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Farmer response bats ball back into industry's court

Anyone hoping for a radical government response to Mark Farmer’s industry review will have been left disappointed today. 

Nine months after the high-profile consultant unveiled his Modernise or Die report, the government has finally got round to responding.

Thumbing through ministers’ eight-page reply to Mr Farmer’s recommendations, plenty of familiar themes crop up: CITB reform, focus on a digital future, boosting the sector’s image, modular housing.

There are plenty of warm words. In a separate letter to the Construction Leadership Council’s co-chair Andrew Wolstenholme, ministers flag the government has already been incorporating Mr Farmer’s recommendations into policy; an example would be the retention of the CITB, while admitting it needs reform.

And it said the Farmer Review “influenced” the decision to back measures in the Housing White Paper to grow the country’s housing stock.

A lack of radical response is unsurprising. The Tories were unlikely to reveal a magic money tree to offer a direct financial boost to the industry.

The timing of the report’s release is interesting though.

Earlier this week transport secretary Chris Grayling came under fire for handing out chunky HS2 contracts to a consortium including troubled Carillion.

The government is no doubt keen to show it is doing its best to support the industry it will rely on to build vital infrastructure – such as HS2.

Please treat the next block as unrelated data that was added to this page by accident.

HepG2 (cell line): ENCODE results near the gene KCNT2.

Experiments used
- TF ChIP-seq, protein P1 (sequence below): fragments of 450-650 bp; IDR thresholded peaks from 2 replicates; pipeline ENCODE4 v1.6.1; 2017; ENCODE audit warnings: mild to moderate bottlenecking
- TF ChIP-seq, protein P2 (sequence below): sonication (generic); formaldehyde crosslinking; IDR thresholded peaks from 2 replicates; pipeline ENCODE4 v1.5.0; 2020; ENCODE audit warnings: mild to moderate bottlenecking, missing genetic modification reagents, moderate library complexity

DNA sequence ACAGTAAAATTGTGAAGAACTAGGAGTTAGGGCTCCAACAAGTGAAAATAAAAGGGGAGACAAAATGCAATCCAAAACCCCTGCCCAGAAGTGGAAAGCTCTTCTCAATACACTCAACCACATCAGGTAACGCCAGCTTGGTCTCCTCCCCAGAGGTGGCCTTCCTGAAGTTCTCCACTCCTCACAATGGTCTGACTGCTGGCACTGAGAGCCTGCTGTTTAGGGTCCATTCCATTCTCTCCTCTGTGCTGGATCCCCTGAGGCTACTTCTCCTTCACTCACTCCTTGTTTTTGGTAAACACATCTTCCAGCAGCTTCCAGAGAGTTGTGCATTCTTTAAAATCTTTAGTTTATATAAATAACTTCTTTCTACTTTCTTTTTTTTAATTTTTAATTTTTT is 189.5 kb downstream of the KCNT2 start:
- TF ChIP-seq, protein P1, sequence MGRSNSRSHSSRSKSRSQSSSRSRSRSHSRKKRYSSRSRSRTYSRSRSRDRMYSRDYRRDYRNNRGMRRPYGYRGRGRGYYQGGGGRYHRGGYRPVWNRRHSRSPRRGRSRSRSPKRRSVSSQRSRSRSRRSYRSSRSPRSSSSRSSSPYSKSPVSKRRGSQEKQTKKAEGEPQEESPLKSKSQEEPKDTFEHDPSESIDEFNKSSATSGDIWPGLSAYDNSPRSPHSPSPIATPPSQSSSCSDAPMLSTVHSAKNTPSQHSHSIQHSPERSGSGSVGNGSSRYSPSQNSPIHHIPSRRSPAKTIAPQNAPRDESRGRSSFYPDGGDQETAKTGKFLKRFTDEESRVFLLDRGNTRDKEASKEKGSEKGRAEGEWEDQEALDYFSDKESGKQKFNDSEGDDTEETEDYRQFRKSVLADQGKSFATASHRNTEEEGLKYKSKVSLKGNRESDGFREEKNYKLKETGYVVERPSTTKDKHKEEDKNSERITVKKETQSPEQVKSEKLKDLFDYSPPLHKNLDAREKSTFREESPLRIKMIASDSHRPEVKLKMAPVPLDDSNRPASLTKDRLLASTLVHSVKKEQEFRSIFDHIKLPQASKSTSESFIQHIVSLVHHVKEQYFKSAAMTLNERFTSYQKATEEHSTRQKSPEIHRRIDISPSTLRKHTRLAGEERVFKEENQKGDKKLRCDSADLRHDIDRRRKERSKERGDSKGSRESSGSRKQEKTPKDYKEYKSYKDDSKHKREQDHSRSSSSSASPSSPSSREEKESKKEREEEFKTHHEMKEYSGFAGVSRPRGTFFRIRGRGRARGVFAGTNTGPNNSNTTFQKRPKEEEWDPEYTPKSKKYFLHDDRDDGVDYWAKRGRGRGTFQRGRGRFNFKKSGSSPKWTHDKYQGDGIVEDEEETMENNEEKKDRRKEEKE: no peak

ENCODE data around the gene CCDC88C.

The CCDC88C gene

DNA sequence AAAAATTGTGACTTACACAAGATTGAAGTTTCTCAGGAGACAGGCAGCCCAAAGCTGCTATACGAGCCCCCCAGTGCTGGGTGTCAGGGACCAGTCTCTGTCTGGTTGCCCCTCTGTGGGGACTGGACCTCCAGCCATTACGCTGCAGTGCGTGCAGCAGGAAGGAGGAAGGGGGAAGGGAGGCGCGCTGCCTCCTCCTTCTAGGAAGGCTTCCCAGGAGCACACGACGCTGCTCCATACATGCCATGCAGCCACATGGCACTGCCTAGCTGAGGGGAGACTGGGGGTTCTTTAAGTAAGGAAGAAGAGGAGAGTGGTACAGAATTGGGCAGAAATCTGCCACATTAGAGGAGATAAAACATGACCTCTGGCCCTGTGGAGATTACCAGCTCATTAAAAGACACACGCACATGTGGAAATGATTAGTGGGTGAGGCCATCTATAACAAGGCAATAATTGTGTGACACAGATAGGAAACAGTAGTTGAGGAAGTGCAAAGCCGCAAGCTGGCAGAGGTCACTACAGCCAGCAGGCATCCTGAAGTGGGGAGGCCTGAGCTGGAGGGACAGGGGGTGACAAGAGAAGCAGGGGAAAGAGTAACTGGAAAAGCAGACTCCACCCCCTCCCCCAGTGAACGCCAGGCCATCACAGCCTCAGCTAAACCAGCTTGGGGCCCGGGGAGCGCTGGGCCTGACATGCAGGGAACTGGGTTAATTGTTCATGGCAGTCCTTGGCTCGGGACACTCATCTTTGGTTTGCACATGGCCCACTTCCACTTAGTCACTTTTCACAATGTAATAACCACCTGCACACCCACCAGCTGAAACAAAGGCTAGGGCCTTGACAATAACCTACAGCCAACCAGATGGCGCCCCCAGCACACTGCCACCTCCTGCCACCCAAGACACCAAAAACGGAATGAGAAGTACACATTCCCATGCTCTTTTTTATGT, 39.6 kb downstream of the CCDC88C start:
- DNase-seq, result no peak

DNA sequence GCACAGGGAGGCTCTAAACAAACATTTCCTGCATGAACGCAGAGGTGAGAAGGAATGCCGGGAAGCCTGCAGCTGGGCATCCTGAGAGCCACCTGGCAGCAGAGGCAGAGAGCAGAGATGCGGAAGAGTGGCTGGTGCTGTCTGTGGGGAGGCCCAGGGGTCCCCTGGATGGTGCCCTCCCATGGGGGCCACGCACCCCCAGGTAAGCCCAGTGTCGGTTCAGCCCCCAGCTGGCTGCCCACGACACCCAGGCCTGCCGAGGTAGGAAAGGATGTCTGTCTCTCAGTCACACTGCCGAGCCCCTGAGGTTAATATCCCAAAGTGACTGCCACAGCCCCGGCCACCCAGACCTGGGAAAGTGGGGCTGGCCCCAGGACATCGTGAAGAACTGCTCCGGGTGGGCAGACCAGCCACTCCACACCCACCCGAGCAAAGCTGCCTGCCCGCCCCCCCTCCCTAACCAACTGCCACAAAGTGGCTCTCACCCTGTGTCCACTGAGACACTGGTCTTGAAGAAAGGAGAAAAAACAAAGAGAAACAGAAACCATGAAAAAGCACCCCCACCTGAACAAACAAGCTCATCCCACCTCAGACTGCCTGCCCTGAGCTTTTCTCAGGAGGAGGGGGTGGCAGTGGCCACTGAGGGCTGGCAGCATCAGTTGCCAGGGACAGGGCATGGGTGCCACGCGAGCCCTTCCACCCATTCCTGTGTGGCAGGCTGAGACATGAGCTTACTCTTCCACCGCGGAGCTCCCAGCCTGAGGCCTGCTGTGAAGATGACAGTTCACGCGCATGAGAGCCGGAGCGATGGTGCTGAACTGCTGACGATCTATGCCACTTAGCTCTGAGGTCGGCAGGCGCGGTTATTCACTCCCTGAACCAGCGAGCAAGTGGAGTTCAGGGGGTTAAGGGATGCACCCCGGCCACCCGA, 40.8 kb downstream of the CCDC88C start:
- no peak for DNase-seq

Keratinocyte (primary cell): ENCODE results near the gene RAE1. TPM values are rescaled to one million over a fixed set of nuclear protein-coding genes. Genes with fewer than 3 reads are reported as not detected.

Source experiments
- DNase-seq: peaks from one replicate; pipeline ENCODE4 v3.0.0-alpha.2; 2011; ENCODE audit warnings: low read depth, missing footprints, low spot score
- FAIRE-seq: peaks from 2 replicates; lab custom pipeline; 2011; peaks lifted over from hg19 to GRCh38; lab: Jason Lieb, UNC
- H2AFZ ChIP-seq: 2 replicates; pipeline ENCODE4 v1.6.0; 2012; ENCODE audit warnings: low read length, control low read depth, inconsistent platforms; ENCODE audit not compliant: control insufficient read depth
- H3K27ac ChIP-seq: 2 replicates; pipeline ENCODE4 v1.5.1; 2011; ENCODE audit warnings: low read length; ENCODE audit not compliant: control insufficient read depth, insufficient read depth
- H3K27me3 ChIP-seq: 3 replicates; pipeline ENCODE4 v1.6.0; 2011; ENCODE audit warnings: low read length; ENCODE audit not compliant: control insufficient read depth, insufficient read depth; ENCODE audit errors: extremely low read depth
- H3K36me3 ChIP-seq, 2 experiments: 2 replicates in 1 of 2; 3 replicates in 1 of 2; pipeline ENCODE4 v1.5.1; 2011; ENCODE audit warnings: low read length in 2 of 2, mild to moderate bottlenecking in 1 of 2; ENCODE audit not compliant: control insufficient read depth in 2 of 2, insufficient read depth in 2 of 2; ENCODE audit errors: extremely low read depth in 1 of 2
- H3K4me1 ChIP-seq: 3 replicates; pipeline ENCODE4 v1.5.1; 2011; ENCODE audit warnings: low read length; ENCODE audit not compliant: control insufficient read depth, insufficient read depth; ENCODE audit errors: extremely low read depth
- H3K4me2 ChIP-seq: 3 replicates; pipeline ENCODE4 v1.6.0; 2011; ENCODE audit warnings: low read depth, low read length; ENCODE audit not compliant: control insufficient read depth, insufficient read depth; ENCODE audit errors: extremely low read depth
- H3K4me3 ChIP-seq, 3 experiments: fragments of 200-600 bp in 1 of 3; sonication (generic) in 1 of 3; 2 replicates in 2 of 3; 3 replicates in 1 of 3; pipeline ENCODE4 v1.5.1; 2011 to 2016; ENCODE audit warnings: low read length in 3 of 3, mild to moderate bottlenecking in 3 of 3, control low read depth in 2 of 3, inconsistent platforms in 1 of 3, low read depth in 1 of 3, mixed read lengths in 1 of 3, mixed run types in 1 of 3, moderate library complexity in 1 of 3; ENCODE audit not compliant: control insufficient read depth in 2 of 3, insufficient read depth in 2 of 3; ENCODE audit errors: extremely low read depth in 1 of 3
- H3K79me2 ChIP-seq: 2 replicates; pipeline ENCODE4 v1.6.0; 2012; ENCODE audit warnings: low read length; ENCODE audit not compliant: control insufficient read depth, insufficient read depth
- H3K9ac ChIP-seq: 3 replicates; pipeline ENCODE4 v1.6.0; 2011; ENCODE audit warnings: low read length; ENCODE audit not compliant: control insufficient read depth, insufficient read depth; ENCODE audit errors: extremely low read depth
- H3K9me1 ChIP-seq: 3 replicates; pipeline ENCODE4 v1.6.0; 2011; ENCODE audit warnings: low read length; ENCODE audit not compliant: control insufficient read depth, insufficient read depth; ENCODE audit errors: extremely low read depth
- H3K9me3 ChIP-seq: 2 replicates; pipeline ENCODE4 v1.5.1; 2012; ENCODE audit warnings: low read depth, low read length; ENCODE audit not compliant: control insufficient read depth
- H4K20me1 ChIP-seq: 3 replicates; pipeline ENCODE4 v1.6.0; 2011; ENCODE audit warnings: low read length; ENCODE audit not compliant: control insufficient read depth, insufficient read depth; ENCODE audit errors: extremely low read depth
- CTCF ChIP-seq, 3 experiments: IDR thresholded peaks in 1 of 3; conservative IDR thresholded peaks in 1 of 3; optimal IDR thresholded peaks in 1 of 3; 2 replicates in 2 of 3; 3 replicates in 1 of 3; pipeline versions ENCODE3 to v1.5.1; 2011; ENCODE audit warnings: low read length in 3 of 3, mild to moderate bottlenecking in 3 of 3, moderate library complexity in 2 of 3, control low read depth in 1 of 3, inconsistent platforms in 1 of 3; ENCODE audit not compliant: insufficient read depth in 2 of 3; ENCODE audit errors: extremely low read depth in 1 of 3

It also comes after eyebrows were raised earlier this year when construction did not feature on a list of priority industries for government in the wake of Brexit.

In this respect the sector can take heart that elected officials have acknowledged the vast majority of Mr Farmer’s recommendations, if not much more.

Speaking to Mark Farmer today, he sounded upbeat about the government’s response and said there was never going to be a “big bang” response. “This is about a journey,” he said. “And the government has committed to assisting the industry on that journey.” 

The only dismissal, at least in the short term, comes over the call to introduce a charge on construction industry clients to help skills and innovation funding. Ministers argue such a charge could “risk damaging developer confidence” and increase costs.

But overall it is telling that the first line in the response to the first recommendation is a call for the industry to “step up” to the challenges flagged in Modernise or Die.

The message is clear: yes, the government can provide the platform for the industry to adapt and future-proof itself. But ultimately, it has to be the construction sector itself that embraces the brave new world and re-thinks the way things operate.

Industry leaders, it’s over to you.

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